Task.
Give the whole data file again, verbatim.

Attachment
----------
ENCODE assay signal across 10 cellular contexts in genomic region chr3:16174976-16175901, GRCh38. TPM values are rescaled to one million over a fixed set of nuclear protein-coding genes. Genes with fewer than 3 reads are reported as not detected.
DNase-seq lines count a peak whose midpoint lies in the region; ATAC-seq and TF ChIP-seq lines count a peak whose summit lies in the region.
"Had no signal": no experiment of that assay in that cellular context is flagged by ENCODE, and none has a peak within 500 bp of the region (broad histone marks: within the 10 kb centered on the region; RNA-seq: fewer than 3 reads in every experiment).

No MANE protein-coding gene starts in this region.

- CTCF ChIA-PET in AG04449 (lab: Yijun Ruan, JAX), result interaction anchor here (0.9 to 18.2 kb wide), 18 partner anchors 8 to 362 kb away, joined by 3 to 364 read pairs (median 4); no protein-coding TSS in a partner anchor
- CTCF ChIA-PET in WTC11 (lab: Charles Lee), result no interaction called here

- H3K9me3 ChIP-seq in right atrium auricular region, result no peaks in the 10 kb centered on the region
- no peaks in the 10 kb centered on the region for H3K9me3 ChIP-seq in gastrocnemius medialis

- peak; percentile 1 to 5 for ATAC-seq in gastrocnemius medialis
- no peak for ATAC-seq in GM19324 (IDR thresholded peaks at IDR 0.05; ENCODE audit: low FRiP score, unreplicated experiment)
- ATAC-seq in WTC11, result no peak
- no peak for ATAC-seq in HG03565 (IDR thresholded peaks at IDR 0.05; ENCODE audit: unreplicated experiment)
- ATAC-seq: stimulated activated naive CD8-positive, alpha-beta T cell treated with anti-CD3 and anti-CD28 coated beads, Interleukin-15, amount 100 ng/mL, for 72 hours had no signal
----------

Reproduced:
ENCODE assay signal across 10 cellular contexts in genomic region chr3:16174976-16175901, GRCh38. TPM values are rescaled to one million over a fixed set of nuclear protein-coding genes. Genes with fewer than 3 reads are reported as not detected.
DNase-seq lines count a peak whose midpoint lies in the region; ATAC-seq and TF ChIP-seq lines count a peak whose summit lies in the region.
"Had no signal": no experiment of that assay in that cellular context is flagged by ENCODE, and none has a peak within 500 bp of the region (broad histone marks: within the 10 kb centered on the region; RNA-seq: fewer than 3 reads in every experiment).

No MANE protein-coding gene starts in this region.

- CTCF ChIA-PET in AG04449 (lab: Yijun Ruan, JAX), result interaction anchor here (0.9 to 18.2 kb wide), 18 partner anchors 8 to 362 kb away, joined by 3 to 364 read pairs (median 4); no protein-coding TSS in a partner anchor
- CTCF ChIA-PET in WTC11 (lab: Charles Lee), result no interaction called here

- H3K9me3 ChIP-seq in right atrium auricular region, result no peaks in the 10 kb centered on the region
- no peaks in the 10 kb centered on the region for H3K9me3 ChIP-seq in gastrocnemius medialis

- peak; percentile 1 to 5 for ATAC-seq in gastrocnemius medialis
- no peak for ATAC-seq in GM19324 (IDR thresholded peaks at IDR 0.05; ENCODE audit: low FRiP score, unreplicated experiment)
- ATAC-seq in WTC11, result no peak
- no peak for ATAC-seq in HG03565 (IDR thresholded peaks at IDR 0.05; ENCODE audit: unreplicated experiment)
- ATAC-seq: stimulated activated naive CD8-positive, alpha-beta T cell treated with anti-CD3 and anti-CD28 coated beads, Interleukin-15, amount 100 ng/mL, for 72 hours had no signal